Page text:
Some general points worth considering when a partnership is being discussed include:

  • Ask yourself what the sponsor will want before you approach them: profile, community involvement or reputation recovery?
  • Build a database of companies from your existing contacts such as trustees, patrons and staff members. Some local authority members will be non-executive company directors or have extensive commercial experience, so use their connections.
  • Take time to nurture relationships and offer a tangible system of Return on Investment. For example, if it is reputation and brand association that the sponsor mainly wants from the deal, then collate the press reviews and website hits to show how the company’s name is being used on marketing material.
  • Engage the sponsor’s employees by offering family days and special viewings.
  • Use any specific subjects in your exhibition or project in your search for a partner. For example, a country’s embassy will point you towards anyone wanting to be associated with an exhibition by a native artist.
  • When planning strategies, remember that exhibitions come and go, so try to seal a longer-term deal instead.
  • Don’t over-promise – be very clear about what you can deliver. And don’t think too big. Start small and local, as one small success can be easily replicated.
  • Know who to approach and if you find someone with a passion for heritage, latch onto them.
  • Examine the corporate’s giving history and remember decisions often go down to departmental level. If so, remember local causes can be more popular than supporting things like national charities. Giving in kind – with a local workforce using a volunteer day to help – is one example.

Thinking outside the box

At a grassroots level, thinking has to be innovative. Sassy Hicks, the South Wales-based membership, marketing and projects manager for the Association of Independent Museums, stresses that sponsorship does not always equate to cash.

“Just saying we need money in an area like this isn’t going to cut it,” she says. “In order to engage you need to be a bit quirky.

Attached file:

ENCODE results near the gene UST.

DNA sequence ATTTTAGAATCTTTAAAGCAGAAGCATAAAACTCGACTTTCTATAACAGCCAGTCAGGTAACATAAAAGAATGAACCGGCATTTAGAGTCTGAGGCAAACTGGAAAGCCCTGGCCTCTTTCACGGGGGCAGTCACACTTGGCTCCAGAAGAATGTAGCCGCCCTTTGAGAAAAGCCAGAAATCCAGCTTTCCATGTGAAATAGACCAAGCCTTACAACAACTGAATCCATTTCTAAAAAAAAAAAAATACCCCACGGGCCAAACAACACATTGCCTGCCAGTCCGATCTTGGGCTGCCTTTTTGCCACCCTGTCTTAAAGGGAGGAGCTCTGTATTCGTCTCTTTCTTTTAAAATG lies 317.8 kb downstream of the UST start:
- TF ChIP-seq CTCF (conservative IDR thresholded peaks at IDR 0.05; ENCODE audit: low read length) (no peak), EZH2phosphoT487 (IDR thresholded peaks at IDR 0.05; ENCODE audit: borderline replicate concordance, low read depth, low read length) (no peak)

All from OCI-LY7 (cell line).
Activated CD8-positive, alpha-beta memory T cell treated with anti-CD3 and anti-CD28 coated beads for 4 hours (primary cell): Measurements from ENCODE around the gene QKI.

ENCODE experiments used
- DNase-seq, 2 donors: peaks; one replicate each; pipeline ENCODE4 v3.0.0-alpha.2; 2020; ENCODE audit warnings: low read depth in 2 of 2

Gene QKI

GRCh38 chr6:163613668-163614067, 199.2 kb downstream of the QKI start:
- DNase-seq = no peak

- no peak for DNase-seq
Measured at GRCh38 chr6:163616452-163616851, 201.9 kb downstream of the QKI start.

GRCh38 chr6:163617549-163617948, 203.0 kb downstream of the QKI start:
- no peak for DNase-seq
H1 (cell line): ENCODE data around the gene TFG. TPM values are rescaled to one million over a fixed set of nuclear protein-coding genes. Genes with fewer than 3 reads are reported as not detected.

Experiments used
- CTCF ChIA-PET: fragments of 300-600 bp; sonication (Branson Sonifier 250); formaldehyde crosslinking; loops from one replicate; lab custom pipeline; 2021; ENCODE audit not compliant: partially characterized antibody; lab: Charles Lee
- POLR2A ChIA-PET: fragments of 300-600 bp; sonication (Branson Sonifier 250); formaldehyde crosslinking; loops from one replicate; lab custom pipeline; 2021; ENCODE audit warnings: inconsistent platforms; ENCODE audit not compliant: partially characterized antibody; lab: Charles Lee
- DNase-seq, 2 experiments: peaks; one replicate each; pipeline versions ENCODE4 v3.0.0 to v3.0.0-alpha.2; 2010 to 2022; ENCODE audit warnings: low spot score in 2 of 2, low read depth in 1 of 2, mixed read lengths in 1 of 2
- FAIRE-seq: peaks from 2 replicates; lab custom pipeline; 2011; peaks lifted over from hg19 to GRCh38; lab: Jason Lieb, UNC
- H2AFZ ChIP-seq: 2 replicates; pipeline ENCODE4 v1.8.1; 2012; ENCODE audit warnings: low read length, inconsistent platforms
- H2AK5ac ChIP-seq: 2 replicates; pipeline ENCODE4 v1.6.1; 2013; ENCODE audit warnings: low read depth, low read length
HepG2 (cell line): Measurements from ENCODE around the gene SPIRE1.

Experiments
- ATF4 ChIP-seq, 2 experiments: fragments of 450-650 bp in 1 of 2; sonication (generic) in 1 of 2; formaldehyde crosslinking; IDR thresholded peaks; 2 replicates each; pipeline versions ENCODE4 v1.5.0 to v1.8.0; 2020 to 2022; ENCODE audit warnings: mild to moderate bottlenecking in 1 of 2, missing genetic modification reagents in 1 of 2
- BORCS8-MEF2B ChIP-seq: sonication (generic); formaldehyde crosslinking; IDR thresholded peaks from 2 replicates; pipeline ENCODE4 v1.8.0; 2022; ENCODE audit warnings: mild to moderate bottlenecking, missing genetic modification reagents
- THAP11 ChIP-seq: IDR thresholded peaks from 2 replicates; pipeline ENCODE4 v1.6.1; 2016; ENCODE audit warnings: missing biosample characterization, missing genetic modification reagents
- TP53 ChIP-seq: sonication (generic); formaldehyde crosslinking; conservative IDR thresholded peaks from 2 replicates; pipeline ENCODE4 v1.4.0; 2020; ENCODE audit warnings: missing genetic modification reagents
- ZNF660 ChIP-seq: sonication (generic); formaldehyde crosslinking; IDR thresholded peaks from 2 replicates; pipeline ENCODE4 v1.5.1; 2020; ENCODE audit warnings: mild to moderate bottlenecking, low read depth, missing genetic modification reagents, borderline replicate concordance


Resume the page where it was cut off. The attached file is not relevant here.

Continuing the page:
“I once ran a competition to design a local history video game at Pontypool Museum to attract younger visitors. Staff from Game, a high street video game shop, helped and a top Welsh video game producer acted as judge, with prizes donated from local businesses and Rotary Club.

“This opened up new ways of working with corporate partners for the museum that still continue to this day.”

Pontypool Museum also built a partnership with local firm Black Sheep Publishing, which printed large photos for a world war one exhibition for free and publicized publicised the exhibition on its website and via social media.

“This translated into actual paid visits for the museum and enhanced publicity of the exhibitions,” Hicks says. “In return, we thanked it for the firm support in the museum newsletters, on our social media and local press.”

Museums that are unable to afford to employ a fundraiser think about creating a volunteer role with a specific remit to garner and handle corporate partnerships, Hicks says.

Getting appropriate marketing material that will appeal to the business sector is also critical.

Once they become involved, Hicks says it is vital to make sponsors feel valued by asking for feedback and inviting them to take part in any steering groups that are relevant. On a less formal level, an invitation to a Christmas party can be an ice-breaker.

 “Always say thank you and make them feel valued,” Hicks says.